In modern society, it is quite apparent that technology has made a major impact upon our lives. If you were born in the 1960’s or earlier, technology has transformed your life in a dramatic way. On the other hand, school aged children today are growing up in a world driven by technology. They have no other experience by which to compare, the technological world is all that they have ever known.
Despite all the ways in which technology makes our lives better, there is growing concern about technology and its impact on mental health and human socialization. For example, I read of a recent study that reported an overall decline of student grades stemming from the use of cell phones in the classroom.
As a psychologist, I want to address some underlying issues which go beyond our perceived benefits of technology. In my opinion, technology is simply a tool that can be used for our benefit or our detriment. The real issue has to do with our thinking and subsequent behavior. It is never the thing, it is what is driving the thing: human motivation.
Think of technology like electricity. When electricity is harnessed, it is of great benefit to us. On the other hand, when electricity is out of control, it can destroy us.
From a psychological perspective, there are 3 main concerns that I have with technology as it relates to mental health.
The first concern is regarding mental focus. Technology and social media have become such a great source of distraction away from face to face relationships. These relationships were the norm before we were conditioned to become more relationally distant. When we are constantly distracted, we are not taking the time to connect with self and others. If we are not connecting to ourselves, we are not growing on a personal level.
The second concern is regarding how we communicate. The addiction to technology has created a generation that is not equipped to effectively communicate. We are missing out on some crucial parts of the communication process. Those parts are called body language and tone of voice. It is well known that spoken words are only a small part of the communication process, only estimated at about 7%. When we text or email, we only have the written words to decipher and often we don’t do that correctly, hence the need for the hundreds of emojis and GIFs. This type of communication breeds mental confusion and misunderstanding, which often leads to conflict.
The third concern relates to a growing social fear and avoidance. Let’s face it, we are all human and experience doubt and fear from time to time. In my opinion, technology cultivates avoidance and if we hide behind technology, we tend to stay disconnected. Interestingly, I have observed an increase of today’s youth with a growing fear of speaking to others over the phone. This fear and avoidance can negatively impact their relationships and career opportunities later in life.
In addition to the above concerns, there is also the issue of electromagnetic fields (EMF) and their effect on the brain and body. At this time, we really don’t know to what extent that EMF’s can have on brain chemicals. Some believe that it could possibly be adding to the increase of anxiety and depression symptoms in today’s youth.
I believe that we, as a society, can agree that there is a concern with the distraction that technology can create in classrooms, meetings, public offices, vehicles, etc. Therefore, I believe that it is up to us personally to make sure that the use of cell phones and computers do not become a distraction or an addiction that affects how we feel mentally. Furthermore, as parents, we should monitor our children for signs of anxiety and/or depression as it may be influenced by their addiction to social media.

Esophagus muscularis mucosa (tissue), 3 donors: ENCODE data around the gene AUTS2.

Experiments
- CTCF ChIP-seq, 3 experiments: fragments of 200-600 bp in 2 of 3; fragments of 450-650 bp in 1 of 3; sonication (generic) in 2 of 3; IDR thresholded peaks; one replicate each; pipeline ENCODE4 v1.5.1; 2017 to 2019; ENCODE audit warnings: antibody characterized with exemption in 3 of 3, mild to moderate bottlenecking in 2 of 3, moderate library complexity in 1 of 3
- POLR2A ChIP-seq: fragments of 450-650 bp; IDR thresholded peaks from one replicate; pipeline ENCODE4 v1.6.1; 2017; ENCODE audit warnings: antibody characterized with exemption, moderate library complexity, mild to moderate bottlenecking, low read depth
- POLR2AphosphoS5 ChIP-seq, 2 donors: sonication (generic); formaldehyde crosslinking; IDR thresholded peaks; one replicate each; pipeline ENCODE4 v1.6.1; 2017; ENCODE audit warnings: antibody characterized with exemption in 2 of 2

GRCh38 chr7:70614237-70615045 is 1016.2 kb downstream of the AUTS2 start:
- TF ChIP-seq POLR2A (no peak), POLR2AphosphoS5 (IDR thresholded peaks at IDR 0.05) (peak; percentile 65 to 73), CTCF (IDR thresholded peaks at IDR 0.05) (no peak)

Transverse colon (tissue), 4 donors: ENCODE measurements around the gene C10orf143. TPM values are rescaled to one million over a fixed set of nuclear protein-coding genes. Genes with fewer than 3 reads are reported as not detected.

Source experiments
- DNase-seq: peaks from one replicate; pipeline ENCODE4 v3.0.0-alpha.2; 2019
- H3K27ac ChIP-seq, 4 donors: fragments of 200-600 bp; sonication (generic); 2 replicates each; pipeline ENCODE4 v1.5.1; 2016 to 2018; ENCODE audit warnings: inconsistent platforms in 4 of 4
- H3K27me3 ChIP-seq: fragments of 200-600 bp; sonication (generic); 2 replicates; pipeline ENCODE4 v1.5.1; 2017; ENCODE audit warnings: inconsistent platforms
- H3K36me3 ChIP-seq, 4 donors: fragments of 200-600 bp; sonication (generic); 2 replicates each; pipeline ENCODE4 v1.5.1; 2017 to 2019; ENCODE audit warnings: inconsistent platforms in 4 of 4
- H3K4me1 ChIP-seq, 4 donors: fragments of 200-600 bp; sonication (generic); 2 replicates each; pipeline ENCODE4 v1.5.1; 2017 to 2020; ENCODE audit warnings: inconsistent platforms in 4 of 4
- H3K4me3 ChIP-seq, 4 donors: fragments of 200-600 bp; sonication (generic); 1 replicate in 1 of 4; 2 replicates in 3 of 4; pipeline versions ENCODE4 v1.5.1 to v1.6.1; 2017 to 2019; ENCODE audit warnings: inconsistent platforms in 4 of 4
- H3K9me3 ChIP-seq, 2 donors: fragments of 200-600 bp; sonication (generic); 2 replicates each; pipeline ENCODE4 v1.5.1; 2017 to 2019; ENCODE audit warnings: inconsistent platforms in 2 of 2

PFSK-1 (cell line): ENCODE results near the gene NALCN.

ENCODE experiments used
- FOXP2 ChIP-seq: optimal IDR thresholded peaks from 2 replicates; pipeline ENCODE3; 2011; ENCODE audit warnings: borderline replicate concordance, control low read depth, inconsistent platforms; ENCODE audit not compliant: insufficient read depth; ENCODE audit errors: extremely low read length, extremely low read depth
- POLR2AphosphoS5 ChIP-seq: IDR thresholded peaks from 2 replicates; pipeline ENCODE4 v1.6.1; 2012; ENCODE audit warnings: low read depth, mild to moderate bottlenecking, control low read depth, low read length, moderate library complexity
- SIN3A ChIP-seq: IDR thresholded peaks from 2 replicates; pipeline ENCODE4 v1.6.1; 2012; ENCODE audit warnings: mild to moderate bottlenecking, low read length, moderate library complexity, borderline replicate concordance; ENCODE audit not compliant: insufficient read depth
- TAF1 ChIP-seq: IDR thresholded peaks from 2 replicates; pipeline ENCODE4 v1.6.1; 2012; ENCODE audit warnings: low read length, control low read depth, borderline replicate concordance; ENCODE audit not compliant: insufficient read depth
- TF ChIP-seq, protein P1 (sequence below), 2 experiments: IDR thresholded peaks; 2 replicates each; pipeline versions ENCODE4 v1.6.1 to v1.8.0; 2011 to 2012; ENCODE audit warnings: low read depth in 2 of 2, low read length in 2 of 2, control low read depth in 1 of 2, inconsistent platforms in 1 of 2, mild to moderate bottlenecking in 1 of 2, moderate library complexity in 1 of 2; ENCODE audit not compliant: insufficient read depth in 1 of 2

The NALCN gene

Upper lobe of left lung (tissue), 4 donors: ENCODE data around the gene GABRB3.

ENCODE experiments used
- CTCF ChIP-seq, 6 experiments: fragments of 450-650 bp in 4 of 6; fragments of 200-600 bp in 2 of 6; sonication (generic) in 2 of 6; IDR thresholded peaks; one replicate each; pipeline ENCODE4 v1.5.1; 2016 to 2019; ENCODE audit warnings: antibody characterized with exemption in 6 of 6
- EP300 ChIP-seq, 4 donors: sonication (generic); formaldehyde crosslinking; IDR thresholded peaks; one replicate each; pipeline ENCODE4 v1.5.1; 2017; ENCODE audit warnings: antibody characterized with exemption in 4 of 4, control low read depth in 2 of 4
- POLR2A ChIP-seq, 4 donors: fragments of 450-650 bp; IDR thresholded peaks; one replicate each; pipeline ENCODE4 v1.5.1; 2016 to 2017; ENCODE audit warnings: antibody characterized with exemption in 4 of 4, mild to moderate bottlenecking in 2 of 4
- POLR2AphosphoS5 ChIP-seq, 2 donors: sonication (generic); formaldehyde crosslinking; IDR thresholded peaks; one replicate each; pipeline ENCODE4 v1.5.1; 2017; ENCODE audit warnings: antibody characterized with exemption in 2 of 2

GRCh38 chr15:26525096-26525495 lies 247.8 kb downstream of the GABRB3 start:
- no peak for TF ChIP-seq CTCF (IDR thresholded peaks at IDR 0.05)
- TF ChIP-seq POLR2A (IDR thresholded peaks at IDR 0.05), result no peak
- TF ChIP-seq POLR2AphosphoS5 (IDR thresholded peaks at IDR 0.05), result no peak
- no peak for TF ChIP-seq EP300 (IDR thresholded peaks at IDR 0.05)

Currently, there are digital detox camps that are available to assist young people in managing tech boundaries and breaking mental habits that are nonproductive. Teaching young people how to be more mindful and aware of the present is proving to be helpful when dealing with mental health issues.
If your child is suffering from anxiety and/or depression and is addicted to social media, my first recommendation would be to have them fast from it for a day or two and see how they feel. Additionally, have them make a conscious effort to connect with others face to face or simply go outside and spend some time in nature. If they suddenly feel better mentally and emotionally, then it could be an indication that technology is negatively impacting their mental health.
Addictions to technology and social media is not much different from the dynamics of other addictions. Addictions occur because there are underlying things that we may not want to face. Most often, the things we avoid have to do with intimacy in relationships. For some, it is much easier to have superficial relationships than to risk having a real one.
Isn’t it ironic that we have never been so connected in our world but at the same time, we have never been so disconnected to one another personally. Furthermore, we have never been so disconnected to ourselves. To know oneself is key to knowing others.
The question remains, is today’s technology good for our mental health? It depends on who you ask and what personal benefit it has to that individual. I would just ask you to reflect and examine its possible effects on your mental health as well as your children’s.
It may surprise you to know that almost half of the entire world’s population is without the use of internet and the technological devices that we take for granted every day. When it comes to personal relationships and what really makes people happy, we might want to ask ourselves the following question, are we really the fortunate ones?